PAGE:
Indian Banks at record highs
Last Friday, the Indian equity market, and Nifty bank index reached record highs, in local terms, on the back of improved economic growth, better than expected 1Q FY earnings and an expectation that the worst of the country’s bad loan problem is behind them.
Over the past few weeks, there have been some new developments on the banking front that have given investors renewed hope that there is light at the end of the tunnel for the resolution of India’s bad loan problem. To date, despite continued efforts by the government in terms of introducing a bankruptcy code and cash injections, NPLs have remained stubbornly high. According to RBI data, at the end of March, the gross non-performing assets (NPA) of the country’s financial institutions had reached 12.5% of all loans, a record high. Additionally, Fitch Ratings has reported that the cumulative losses at the state banks were almost equal to the entire $113 billion government infusion last fiscal year.
However, with the economy improving and continued efforts by the banks and the government to uncover and recognize impaired loans, analysts and investors are making the bet that these efforts will pay off. That sentiment seemed to be echoed by S&P in a report they published last week titled, “The Worst Is Almost Over For India's Banks”. In their commentary, they said that going forward, the ratings on these financial institutions are "more likely to be raised than lowered" in the next 2 years and that because of more RBI recognition standards, “Indian banks' recognized NPLs now cover a substantial part of weak loans in the system.” However, they caution that the recovery is still fragile and will unfold at a slow pace; most likely not generating an earnings recovery in the sector until fiscal year 2020.
This snapshot of the sector was reflected in last week’s ICICI’s earnings announcement. On Friday, the country’s third-largest lender posted a worse than expected first-quarter net loss on higher provisions for bad loans and treasury losses. The bank lost Rs. 120 crore ($17.47 million) compared with a profit of Rs. 2,049 crore a year earlier. According to Thomson Reuters I/B/E/S, the analyst community was expecting a net profit of Rs. 1,462 crore.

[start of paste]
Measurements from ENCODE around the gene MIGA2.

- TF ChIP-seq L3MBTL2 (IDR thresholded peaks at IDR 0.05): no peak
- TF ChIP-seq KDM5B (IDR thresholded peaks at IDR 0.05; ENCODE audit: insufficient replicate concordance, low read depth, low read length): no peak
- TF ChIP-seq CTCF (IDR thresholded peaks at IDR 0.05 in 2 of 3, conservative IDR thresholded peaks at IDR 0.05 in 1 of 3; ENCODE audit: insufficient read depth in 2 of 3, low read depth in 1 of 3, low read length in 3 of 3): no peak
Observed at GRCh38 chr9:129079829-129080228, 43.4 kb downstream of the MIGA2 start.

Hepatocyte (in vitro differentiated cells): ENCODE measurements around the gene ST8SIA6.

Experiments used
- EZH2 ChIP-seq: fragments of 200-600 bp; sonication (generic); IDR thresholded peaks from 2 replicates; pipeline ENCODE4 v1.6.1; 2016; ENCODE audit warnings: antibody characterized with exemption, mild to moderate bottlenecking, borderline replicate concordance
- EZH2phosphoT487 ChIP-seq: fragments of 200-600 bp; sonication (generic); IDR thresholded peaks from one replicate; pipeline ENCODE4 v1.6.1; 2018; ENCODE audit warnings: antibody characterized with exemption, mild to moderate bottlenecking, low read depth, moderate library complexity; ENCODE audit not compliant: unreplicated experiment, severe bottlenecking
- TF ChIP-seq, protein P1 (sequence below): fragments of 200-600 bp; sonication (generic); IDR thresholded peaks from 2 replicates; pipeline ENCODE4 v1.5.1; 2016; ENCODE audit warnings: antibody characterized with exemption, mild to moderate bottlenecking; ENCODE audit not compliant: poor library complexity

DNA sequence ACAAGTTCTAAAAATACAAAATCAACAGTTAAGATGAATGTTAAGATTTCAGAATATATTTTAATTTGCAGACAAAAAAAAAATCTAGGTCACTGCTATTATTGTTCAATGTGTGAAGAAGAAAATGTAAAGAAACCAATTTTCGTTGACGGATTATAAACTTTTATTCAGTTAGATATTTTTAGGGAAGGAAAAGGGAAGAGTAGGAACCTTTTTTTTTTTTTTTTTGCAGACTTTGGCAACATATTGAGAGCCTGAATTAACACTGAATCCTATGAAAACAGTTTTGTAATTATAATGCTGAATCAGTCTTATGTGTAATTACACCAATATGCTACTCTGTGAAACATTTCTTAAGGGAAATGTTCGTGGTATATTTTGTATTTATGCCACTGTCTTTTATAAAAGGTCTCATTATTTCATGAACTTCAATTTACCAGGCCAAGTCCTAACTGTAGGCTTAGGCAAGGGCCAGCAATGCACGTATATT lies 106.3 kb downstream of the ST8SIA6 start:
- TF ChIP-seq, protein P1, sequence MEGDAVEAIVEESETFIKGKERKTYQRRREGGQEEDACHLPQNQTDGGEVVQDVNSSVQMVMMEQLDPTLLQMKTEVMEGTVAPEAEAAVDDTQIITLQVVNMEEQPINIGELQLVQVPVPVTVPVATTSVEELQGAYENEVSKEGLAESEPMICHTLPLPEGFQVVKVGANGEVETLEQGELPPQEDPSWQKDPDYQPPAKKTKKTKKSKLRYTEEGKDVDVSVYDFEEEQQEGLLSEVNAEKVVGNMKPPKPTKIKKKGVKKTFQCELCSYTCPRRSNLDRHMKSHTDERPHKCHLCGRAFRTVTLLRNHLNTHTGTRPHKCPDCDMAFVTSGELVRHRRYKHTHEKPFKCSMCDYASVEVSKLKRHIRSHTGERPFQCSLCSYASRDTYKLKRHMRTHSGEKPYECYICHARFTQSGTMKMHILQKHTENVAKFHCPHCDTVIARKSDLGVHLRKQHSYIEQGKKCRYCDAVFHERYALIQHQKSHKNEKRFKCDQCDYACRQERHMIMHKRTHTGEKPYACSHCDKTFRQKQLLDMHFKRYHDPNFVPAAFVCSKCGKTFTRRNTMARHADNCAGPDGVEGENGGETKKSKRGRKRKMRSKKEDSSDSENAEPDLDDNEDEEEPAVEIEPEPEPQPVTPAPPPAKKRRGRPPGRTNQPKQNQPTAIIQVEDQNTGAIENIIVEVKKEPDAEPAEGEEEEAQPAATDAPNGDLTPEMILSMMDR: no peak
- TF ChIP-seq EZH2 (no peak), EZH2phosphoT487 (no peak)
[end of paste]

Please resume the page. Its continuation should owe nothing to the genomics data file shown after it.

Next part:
The bank, which has the largest amount of bad loans in the private sector added Rs. 4,036 crore in additional non-performing loans during the quarter. While impaired asset additions in the June quarter were the slowest in 11 quarters, total provisioning more than doubled on the year with an increase in recognized NPLs. In total, gross bad loans as a percentage of total loans was 8.81% in the 1Q FY, compared with 8.84% end of the previous quarter and 7.99% during the same period last year. While the pace of improvement is slow for ICICI, the deteriorating NPL metric shows an attempt to uncover and recognize non-performing debt which are a necessary part of the clean-up process.
There are expectations that this resolution will pick-up at a faster pace. Last month, more than 20 of India’s largest financial firms signed an agreement that will give a bigger say to the lead lender in a consortium and allows a workout plan to be approved if 66% of the banks involved agree to it. Dissenting parties would have the ability to sell their stressed loans to the remaining participants at a discount. State Bank of India was one of the main firms to sign the accord.
Although the headlines concerning India’s banks still appear to be negative, under the surface, the government’s efforts to force recognition, is making progress in bad debt workout. This, coupled with more capital injections this year, should mark a peak in the NPL numbers and allow earnings recovery in the next few years. The market already seems to be making that bet.